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All this uncertainty at the back end of drug development is a drain on future therapeutic progress against disease. It's a job killer, too.
FEEDBACK IS A STIMULUS to the connections that ensure progress in the human condition. Like an injection of adrenaline, it can be an unstable shock to the system—but it keeps the brain alert and the heart engaged. Just as new medicines depend on outside KOLs to find that sweet spot of clinical differentiation, so too do we in the writer's trade require an occasional dial-in from readers to certify our place among the competition. Feedback ensures that the desktop is not our only dance partner. It's a gift that yields a dividend of good sense, especially to those of us distracted and disconnected by the "of-the-moment" mindset so prevalent in publishing today.
Pharm Exec's best source of feedback is our Editorial Advisory Board, with 35 members drawn from each of the constituencies that comprise our "C suite" subscriber base. I can say the EAB is one of the broadest, most diverse, and experienced in the B-to-B publishing space. Our most recent meeting on Jan. 18 at Pharm Exec's editorial offices in New York attracted 27 of these "best and brightest." The dialogue is worth summarizing due to the insights on challenges facing the industry, the range of perspectives expressed, and the implications it has for Pharm Exec's editorial mission going forward.
One conclusion of the group is the lack of attention to the development of human capital. As noted in various survey reports, training in broad, high-impact skills such as understanding the competition is not a priority for most companies. Cost reduction efforts are curtailing the options for professional growth while putting more pressure on younger managers to execute strategies they often had little part in devising. Tighter performance metrics are in vogue at a time when the business model is buffeted by an uncertain external environment. The meaning behind the message is entwined in a paradox: Managers today are accountable for the unpredictable.
Board members recommended that Pharm Exec leverage its high-exposure editorial platforms such as the "Emerging Pharma Leaders" (in the upcoming June 2011 issue) with coverage that helps managers expand their skill set and apply them in that gray zone where "business meets policy."
Another focus was the politicization of the regulatory space, led by the intrusion of cost factors into licensing decisions and revival of the "medical needs" criteria, where priority or fast-track approval for innovations can be withdrawn and thus no longer guarantees permanent access to the market. The trend has negative implications for oncology and rare disease drugs, with many EAB members emphasizing Pharm Exec step up its editorial mission to explain how medicines innovation really works—all this uncertainty at the back end of drug development is a drain on future therapeutic progress against disease. It's a job killer, too.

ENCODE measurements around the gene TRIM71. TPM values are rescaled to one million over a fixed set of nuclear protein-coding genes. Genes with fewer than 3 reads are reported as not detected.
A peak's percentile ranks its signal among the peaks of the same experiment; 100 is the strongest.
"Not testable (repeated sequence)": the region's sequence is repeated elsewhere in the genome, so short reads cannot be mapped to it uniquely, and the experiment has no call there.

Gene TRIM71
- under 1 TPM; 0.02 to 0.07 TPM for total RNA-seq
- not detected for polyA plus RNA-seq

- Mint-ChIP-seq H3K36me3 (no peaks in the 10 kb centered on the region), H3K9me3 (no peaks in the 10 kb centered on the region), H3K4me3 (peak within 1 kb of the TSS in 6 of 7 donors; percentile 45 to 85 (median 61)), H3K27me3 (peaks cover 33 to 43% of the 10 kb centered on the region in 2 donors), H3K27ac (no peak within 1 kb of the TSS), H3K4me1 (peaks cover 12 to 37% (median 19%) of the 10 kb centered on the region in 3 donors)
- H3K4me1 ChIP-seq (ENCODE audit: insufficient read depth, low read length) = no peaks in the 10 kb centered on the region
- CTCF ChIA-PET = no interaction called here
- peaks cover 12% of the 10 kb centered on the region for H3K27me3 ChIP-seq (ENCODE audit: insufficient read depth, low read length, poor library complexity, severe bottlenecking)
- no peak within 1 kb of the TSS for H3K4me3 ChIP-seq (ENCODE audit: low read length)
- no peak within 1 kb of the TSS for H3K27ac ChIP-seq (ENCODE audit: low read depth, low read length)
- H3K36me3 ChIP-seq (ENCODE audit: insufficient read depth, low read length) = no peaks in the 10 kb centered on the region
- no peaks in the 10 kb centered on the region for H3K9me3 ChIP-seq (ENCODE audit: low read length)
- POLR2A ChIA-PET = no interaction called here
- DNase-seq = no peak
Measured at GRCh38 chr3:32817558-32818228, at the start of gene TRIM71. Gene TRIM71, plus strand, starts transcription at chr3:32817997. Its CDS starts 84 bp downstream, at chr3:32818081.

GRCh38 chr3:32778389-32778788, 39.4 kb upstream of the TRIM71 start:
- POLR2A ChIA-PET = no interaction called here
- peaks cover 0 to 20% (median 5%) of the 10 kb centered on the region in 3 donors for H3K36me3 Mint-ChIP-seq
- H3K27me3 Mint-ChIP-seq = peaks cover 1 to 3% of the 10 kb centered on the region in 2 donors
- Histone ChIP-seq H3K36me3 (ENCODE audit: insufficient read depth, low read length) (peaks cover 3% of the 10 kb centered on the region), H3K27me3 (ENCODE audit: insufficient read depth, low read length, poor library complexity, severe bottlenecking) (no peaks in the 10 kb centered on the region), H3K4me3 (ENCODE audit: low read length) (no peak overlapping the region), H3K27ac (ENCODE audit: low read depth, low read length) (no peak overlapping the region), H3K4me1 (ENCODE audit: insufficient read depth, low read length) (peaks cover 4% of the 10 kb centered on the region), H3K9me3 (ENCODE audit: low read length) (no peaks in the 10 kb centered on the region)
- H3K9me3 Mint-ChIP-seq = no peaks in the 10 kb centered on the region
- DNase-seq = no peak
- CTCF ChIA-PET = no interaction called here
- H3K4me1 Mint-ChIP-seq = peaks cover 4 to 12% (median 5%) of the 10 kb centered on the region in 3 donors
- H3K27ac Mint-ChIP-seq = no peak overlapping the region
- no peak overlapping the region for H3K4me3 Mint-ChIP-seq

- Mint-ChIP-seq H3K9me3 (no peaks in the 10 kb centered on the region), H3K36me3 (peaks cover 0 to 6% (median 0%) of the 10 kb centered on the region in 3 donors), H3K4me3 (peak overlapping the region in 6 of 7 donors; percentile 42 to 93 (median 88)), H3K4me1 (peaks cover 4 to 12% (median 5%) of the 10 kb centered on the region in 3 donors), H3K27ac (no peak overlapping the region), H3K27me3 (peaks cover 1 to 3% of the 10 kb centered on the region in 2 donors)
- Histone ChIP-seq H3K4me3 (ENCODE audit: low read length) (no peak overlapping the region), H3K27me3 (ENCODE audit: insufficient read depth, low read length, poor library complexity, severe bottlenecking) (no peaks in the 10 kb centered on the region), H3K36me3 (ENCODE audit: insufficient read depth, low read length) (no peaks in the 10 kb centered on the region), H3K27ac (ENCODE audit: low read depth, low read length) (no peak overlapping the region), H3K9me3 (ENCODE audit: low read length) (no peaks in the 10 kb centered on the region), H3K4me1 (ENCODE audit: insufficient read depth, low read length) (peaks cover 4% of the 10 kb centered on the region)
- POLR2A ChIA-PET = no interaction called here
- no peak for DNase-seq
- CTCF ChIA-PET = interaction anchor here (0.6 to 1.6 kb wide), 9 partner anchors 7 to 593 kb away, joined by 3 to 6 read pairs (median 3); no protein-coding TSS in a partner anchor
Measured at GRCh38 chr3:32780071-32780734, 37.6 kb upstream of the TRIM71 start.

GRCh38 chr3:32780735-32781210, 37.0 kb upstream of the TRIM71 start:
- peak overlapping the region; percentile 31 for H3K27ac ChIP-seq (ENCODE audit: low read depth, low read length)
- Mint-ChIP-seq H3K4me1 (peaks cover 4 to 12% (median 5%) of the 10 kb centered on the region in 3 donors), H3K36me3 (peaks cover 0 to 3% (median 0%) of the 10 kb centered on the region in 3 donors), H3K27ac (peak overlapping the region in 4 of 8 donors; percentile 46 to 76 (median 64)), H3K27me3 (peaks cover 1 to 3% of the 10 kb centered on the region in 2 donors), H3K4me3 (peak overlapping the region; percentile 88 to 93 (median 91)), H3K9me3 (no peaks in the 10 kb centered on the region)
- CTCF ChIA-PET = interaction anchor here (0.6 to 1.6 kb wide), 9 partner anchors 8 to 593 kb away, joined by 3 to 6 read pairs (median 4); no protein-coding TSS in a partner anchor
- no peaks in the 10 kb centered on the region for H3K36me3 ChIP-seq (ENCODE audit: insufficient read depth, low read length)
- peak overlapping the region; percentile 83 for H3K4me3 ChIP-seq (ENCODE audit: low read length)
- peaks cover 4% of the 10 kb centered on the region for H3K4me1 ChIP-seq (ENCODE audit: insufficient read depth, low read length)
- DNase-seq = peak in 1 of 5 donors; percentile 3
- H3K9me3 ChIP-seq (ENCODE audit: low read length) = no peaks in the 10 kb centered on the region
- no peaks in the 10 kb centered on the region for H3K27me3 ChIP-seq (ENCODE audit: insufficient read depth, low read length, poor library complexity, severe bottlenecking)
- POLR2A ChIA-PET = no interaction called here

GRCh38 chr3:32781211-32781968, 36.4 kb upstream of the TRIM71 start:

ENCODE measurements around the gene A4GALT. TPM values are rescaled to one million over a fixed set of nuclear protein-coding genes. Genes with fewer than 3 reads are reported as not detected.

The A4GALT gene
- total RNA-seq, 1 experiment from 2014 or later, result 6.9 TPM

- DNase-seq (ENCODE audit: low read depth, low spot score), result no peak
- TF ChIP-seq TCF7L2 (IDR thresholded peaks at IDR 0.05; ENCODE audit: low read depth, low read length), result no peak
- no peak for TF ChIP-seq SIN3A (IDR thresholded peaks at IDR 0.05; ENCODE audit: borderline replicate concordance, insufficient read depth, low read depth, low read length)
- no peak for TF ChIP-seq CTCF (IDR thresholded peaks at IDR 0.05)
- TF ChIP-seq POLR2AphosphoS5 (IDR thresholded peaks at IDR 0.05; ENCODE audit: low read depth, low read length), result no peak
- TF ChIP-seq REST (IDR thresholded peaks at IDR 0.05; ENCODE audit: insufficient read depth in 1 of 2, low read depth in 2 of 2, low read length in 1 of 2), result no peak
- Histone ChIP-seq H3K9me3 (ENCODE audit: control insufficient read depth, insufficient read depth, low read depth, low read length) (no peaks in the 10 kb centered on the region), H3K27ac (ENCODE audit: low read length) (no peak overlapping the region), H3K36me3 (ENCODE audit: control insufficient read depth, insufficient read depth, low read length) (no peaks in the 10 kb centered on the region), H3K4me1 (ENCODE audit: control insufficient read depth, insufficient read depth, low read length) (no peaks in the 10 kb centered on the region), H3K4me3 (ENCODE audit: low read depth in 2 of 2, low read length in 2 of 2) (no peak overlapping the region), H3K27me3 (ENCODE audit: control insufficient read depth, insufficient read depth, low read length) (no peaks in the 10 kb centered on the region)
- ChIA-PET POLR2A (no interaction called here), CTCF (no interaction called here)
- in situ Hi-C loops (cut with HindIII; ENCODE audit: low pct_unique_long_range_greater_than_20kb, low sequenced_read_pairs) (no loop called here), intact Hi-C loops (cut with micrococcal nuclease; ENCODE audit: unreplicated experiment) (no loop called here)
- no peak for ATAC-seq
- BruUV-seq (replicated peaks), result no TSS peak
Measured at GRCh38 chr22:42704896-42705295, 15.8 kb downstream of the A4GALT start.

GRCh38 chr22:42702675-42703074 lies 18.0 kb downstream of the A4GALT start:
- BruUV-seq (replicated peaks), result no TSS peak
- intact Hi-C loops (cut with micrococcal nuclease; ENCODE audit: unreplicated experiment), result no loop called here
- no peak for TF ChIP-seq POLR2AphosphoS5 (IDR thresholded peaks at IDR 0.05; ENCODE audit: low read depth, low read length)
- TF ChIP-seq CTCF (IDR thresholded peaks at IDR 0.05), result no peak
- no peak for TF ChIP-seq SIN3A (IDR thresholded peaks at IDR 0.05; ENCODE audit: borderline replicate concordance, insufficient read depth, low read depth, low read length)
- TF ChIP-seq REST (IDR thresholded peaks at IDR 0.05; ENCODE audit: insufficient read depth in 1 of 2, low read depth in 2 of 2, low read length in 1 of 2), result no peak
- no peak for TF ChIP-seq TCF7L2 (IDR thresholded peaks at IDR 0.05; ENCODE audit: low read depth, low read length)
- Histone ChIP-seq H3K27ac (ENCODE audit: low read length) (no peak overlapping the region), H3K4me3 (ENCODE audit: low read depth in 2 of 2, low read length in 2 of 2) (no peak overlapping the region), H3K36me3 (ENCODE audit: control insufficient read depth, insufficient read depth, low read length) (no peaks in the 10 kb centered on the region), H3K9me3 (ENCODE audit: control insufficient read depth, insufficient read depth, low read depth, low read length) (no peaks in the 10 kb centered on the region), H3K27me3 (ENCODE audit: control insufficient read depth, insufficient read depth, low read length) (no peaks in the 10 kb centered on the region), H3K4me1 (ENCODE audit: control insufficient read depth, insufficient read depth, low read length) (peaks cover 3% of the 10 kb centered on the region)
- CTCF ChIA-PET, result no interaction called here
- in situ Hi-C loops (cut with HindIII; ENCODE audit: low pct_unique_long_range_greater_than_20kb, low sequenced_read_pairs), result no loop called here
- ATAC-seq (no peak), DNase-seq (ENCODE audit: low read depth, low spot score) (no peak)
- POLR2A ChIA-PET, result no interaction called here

This month's cover feature on NIH Director Francis Collins and his initiative on translational medicine illustrates the diversity of approaches to innovation. The big question is whether NIH knows precisely what to "translate," defining where the industry and government roles can profitably intersect, and when, how, and if a distracted Congress will spend the money to make it happen.
This, in turn, led to the inevitable debate on the importance of good information to help the industry disarm its critics and enhance its value proposition to society. Board members underscored the reputational challenge to the industry posed by fallout over what is perceived as bank-breaking health reform legislation in the US. New data analytics capabilities will show the industry in a much better light, as a cost-saver rather than a cost-driver. The issue is bonding these data capabilities with simple messaging that resonates with legislators and the public.
All in all, a good discussion—and Pharm Exec now has the perfect new vehicle to take the debate beyond the conference room. I am pleased to announce the launch this month of the Pharm Exec Global Digest, a compilation of content from this and our other life sciences publications as well as many new offerings—all presented in an accessible, digital magazine format to an expanded circulation of 70,000 readers, on four continents. The exposure is truly global in scope, which is precisely where we should be in light of where the industry is heading and in the priorities identified by our Board. We look forward to your reaction.
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